The clack of the aluminum storm door shutting ricocheted through the quiet suburban neighborhood. I took a step back from the doorway and waited patiently with the rest of the Revelo crew to interview a rock icon hiding in plain sight in Lititz.
We should have been running on rock and roll time; instead, we showed up at Rock and Roll Hall of Fame inductee, Joey Welz’s door a couple minutes early. I mean, if you’re gonna rock around the clock, you gotta expect visitors to be at least fashionably late. We should have known. The boogie-woogie piano man wasn’t quite ready for us.
After reaching a more respectable time of day, Joey reappears—golden hair still wet from his shower, shuffling barefoot, amped about our interest—and meets us outside before taking us all on a tour of his home-turned-museum.
“I’m busier than a snake in tall grass,” says Joey as we exchange introductions. Fresh off a return flight from Chicago, he may be particularly animated this afternoon; he’s riding a wave of excitement after learning his newest version of Rock Around the Clock (iTunes / Amazon / Google Play) will be released worldwide later in the day. By his own hands, the song—his song—is revamped for a 21st century audience.
“What I did was do it hip-rock—my own creation—in today’s music. It’s hot. I’m gonna start the tour off by playing that when you come in,” says Joey, going on a bit about potential gigs, late night television, and a potential boom in his career.
And so, we go on inside …
Except for the stretch limo and matching Cadillac parked out front bearing Joey’s name and record company, the home is a nondescript rancher built sometime mid-century. Stepping inside is an entirely different experience.
Joey has taken on the role of steward to one of the most iconic rock and roll songs of all time: Rock Around the Clock. Made famous by Bill Haley and His Comets in 1954, Rock Around the Clock is the anthem of 1950s youth. The song reached number one on the US and UK charts and was named on Rolling Stone’s list as one of “The 500 Greatest Songs of All Time.”
His home is dedicated to the song. It is literally the Rock Around The Clock Hall of Fame.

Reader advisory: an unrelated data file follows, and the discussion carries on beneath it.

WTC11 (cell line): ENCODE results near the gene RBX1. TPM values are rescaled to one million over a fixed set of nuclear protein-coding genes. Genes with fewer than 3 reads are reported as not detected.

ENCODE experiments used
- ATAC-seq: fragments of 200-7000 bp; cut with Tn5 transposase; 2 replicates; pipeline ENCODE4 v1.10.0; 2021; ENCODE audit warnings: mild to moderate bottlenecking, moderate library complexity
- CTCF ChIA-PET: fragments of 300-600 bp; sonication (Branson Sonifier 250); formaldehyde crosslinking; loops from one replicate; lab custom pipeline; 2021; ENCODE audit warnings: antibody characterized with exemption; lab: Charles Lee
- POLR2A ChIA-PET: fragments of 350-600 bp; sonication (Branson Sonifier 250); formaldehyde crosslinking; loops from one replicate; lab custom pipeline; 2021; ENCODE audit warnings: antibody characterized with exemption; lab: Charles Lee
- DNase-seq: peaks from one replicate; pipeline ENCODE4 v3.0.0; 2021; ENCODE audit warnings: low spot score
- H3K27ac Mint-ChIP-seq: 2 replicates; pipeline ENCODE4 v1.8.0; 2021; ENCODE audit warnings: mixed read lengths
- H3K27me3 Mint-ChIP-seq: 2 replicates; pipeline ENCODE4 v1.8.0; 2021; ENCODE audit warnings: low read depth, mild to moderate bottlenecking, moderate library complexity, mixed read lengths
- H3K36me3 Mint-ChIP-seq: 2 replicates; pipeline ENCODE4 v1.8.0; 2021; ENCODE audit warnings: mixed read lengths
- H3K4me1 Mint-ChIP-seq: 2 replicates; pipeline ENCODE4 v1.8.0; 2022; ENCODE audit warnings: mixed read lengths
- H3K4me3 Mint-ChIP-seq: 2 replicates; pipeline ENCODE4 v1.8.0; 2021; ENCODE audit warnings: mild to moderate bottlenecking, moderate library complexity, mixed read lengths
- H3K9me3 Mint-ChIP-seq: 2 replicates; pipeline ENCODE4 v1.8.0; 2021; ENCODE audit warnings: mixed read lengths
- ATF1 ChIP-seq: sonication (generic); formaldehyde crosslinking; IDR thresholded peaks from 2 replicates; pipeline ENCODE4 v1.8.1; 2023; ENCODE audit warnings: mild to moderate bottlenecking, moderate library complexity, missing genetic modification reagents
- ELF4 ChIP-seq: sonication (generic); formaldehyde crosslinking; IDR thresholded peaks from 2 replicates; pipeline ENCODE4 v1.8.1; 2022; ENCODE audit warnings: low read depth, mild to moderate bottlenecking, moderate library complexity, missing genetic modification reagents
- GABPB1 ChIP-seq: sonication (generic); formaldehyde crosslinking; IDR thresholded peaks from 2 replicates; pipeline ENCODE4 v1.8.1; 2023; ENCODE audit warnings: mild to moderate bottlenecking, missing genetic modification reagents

Passing through the threshold, we enter the front room; every inch of wall space is covered with photos. There’s a who’s who of rockabilly and 50s rock collaged all around the living space. The tops of the walls are trimmed with Welz wax. In his 62-year career, the Baltimore-born musician has consecutively recorded 60 albums (plus 75 45s and more than 100 CDs) granting him the distinction of being the only musician to do so, of his own accord.
After a brief tickle of the ivories and a Wikipedia-inspired history of The Welz, we move to the other rooms of the house—all of them except his bedroom. Each one is packed with rock and roll memorabilia, music equipment of one shape or sort, and enough old photos to make a collector drool. It is in one of his offices that he grabs a piece of paper and holds it up as if a Christian having found a divine doctrine forever demystifying the presence of God. The pink piece of paper is an ASCAP notice proclaiming Joey the co-author of and rights-bearer to Rock Around the Clock.
His song is the one used in the intro to the television hit “Happy Days,” he says; it’s notably more up-tempo than the 50s hit. Changes to the original and sometimes dated lyrics, like converting “glad rags” to “blue jeans,” are his handiwork.
Joey’s official claim to fame is “the co-writer of the revised version of Rock Around the Clock.”
“I’m always interested in telling the truth. It’s always been that way. People always say, ‘Oh, you wrote Rock Around the Clock.’ And I have to interrupt and say, ‘I didn’t write the original. I co-wrote and revised,’” explains Joey.